CO₂ Laser Tube Current: Light Output

Just to see what the laser tube’s output looks like, I aimed a large photodiode toward the laser tube output:

Laser output - photodiode kludge
Laser output – photodiode kludge

That’s a venerable PIN-10AP photodiode minus its green human-eye filter, with an IR-pass / visible-block set of gel filters taped on the front to knock out everything except IR scattered from the laser’s snout. Nothing sits in the direct beamline.

The alert reader will kvetch about a CO₂ laser running at 10.6 µm, an order of magnitude off the right end of the photodiode response curve graphs, through stage filter gels not even pretending to have optical specs. Hey, stage light filters are utterly transparent to thermal IR and there’s plenty of invisible light to go around, so maybe this will work.

The coaxial cable trails off to the scope’s 1 MΩ input, so, although the photodiode does not operate in true zero-bias mode, I can at least look at its photocurrent driving a voltage into the scope input.

Surprisingly, the lashup kinda-sorta works well enough to show the laser’s light output tracking the tube’s current:

Tube Current - 90pct - IR diode 50mV-div - tube 20 ma-div
Tube Current – 90pct – IR diode 50mV-div – tube 20 ma-div

That’s a manual 20 ms pulse at 90% PWM, with the tube current at 20 mA/div. The oscillations at the start of the current pulse seem to excite the tube enough for the light output to stabilize when the real current comes along. I cannot tell if the exponential tail-off beyond the pulse is due to excited molecules cooling off in the laser tube or the poor photodiode recovering from Too. Much. Light. It. Burns.

The response is a little shakier at 50% PWM:

Tube Current - 50pct - IR diode 50mV-div - tube 20 ma-div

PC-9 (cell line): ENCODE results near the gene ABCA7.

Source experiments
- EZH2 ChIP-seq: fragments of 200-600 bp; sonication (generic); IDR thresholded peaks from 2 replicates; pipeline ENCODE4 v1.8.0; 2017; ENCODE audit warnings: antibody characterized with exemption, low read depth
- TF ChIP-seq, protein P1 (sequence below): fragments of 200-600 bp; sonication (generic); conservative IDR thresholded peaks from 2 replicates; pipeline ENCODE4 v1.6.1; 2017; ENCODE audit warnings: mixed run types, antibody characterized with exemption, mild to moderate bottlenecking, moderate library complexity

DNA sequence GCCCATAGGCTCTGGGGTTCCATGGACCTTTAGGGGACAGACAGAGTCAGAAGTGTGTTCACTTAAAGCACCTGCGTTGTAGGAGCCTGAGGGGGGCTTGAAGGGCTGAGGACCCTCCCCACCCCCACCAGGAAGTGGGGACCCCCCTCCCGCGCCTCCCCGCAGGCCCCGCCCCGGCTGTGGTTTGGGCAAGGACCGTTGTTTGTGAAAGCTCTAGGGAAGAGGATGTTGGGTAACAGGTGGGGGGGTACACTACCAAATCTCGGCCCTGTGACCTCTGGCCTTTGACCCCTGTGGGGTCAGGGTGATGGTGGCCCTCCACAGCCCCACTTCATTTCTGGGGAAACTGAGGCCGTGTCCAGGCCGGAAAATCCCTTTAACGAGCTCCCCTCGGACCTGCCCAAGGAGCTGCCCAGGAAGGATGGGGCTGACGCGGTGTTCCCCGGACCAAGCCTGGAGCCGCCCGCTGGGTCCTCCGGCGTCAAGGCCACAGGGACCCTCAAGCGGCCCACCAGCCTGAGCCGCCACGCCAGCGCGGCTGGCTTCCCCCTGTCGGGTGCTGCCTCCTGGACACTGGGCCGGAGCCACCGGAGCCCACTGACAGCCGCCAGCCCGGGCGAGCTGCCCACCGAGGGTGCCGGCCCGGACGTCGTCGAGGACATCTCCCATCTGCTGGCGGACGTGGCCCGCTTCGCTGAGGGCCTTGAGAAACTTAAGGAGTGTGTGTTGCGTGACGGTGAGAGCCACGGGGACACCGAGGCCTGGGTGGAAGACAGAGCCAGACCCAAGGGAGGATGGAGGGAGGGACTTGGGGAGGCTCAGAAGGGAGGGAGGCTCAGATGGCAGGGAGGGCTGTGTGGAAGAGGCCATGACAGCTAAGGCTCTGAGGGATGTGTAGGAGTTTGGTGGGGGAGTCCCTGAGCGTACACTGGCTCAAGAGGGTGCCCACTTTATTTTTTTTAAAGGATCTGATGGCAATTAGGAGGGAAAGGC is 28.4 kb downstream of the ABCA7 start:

Tube Current – 50pct – IR diode 50mV-div – tube 20 ma-div

Dropping to 30% PWM requires more time to get up and running:

Tube Current - 30pct - IR diode 50mV-div - tube 20 ma-div
Tube Current – 30pct – IR diode 50mV-div – tube 20 ma-div

And 10% PWM looks downright awful:

Tube Current - 10pct - IR diode 10mV-div - tube 20 ma-div
Tube Current – 10pct – IR diode 10mV-div – tube 20 ma-div

Although the vertical scale for the photodiode trace doesn’t mean much, it’s obvious that the IR output matches the current input, right down to the littlest pulses. Sliding a bit of brass shimstock between the filter gels eliminates nearly all the photodiode output, so it’s not electrical noise. I think the long tail really shows the gases cooling off.

The alert reader will have noted the wee blip over there on the right, 21 ms after the start of the 20 ms long pulse and 4 ms after all those spikes shut off. Yup, the HV power supply can deliver a stray pulse when it’s not supposed to be enabled. More on that in a while.

5 thoughts on “CO₂ Laser Tube Current: Light Output

  1. Huh. That looks way better than I would have expected.

    But if that exponential decay on the tail were a gas dynamic process, wouldn’t all the other PWM phase turnoff slopes be that slow also? It doesn’t look like they are?

    1. The stray blip in the 10% trace may be the key: the photodiode voltage drops abruptly, then resumes at pretty nearly the same slope as just before the blip. I think that shows the photodiode tracks the tube’s light output, which was slowly decaying as the gas molecules relax.

      The initial rising slope after each blip during the pulse seems to match the initial slope after the pulse ends, so the average light intensity seems to affect the slope.

      If I knew what I was talking about, I’d be a lot more certain … [grin]

    2. I would guess the tail stems from the 1.5nF of the PIN and the 1Mohm of the scope giving a time constant of 1.5ms.

      1. Good point!

        Now that you mention it, increasing light should make the diode act as a low-impedance source and decreasing light as a high-impedance shunt. Perhaps blinking an LED at the thing would produce crisp(er) edges and give a better idea of its overall response to both conditions.

        Yet another deep rabbit hole to explore.

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